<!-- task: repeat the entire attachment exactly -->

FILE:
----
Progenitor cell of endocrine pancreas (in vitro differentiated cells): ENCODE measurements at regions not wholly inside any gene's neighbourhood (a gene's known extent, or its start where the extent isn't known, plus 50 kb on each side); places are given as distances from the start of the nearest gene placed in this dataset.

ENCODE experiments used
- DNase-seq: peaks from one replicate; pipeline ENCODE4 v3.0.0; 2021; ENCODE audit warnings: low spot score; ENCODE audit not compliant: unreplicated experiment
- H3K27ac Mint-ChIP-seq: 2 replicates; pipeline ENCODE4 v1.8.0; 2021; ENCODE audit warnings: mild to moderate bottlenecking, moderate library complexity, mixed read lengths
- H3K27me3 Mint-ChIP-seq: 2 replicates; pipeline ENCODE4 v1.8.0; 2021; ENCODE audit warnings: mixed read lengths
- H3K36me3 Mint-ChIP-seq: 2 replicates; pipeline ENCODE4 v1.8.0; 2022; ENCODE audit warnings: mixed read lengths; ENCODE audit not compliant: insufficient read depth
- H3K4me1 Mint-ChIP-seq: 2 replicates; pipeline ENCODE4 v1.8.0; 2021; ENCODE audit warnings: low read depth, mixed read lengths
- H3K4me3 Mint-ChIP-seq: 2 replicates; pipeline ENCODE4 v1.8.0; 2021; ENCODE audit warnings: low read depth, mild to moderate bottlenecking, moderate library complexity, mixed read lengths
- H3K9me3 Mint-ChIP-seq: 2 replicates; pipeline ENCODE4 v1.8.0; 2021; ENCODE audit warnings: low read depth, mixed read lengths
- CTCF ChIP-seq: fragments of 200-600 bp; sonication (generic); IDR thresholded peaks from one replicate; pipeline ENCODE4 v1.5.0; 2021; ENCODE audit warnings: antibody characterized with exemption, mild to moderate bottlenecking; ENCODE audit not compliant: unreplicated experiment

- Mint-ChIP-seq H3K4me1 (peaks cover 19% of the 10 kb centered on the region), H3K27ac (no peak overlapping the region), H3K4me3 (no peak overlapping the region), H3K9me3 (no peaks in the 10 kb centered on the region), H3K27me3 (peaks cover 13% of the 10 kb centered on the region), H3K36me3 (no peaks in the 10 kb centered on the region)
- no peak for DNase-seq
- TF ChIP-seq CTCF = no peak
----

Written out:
Progenitor cell of endocrine pancreas (in vitro differentiated cells): ENCODE measurements at regions not wholly inside any gene's neighbourhood (a gene's known extent, or its start where the extent isn't known, plus 50 kb on each side); places are given as distances from the start of the nearest gene placed in this dataset.

ENCODE experiments used
- DNase-seq: peaks from one replicate; pipeline ENCODE4 v3.0.0; 2021; ENCODE audit warnings: low spot score; ENCODE audit not compliant: unreplicated experiment
- H3K27ac Mint-ChIP-seq: 2 replicates; pipeline ENCODE4 v1.8.0; 2021; ENCODE audit warnings: mild to moderate bottlenecking, moderate library complexity, mixed read lengths
- H3K27me3 Mint-ChIP-seq: 2 replicates; pipeline ENCODE4 v1.8.0; 2021; ENCODE audit warnings: mixed read lengths
- H3K36me3 Mint-ChIP-seq: 2 replicates; pipeline ENCODE4 v1.8.0; 2022; ENCODE audit warnings: mixed read lengths; ENCODE audit not compliant: insufficient read depth
- H3K4me1 Mint-ChIP-seq: 2 replicates; pipeline ENCODE4 v1.8.0; 2021; ENCODE audit warnings: low read depth, mixed read lengths
- H3K4me3 Mint-ChIP-seq: 2 replicates; pipeline ENCODE4 v1.8.0; 2021; ENCODE audit warnings: low read depth, mild to moderate bottlenecking, moderate library complexity, mixed read lengths
- H3K9me3 Mint-ChIP-seq: 2 replicates; pipeline ENCODE4 v1.8.0; 2021; ENCODE audit warnings: low read depth, mixed read lengths
- CTCF ChIP-seq: fragments of 200-600 bp; sonication (generic); IDR thresholded peaks from one replicate; pipeline ENCODE4 v1.5.0; 2021; ENCODE audit warnings: antibody characterized with exemption, mild to moderate bottlenecking; ENCODE audit not compliant: unreplicated experiment

- Mint-ChIP-seq H3K4me1 (peaks cover 19% of the 10 kb centered on the region), H3K27ac (no peak overlapping the region), H3K4me3 (no peak overlapping the region), H3K9me3 (no peaks in the 10 kb centered on the region), H3K27me3 (peaks cover 13% of the 10 kb centered on the region), H3K36me3 (no peaks in the 10 kb centered on the region)
- no peak for DNase-seq
- TF ChIP-seq CTCF = no peak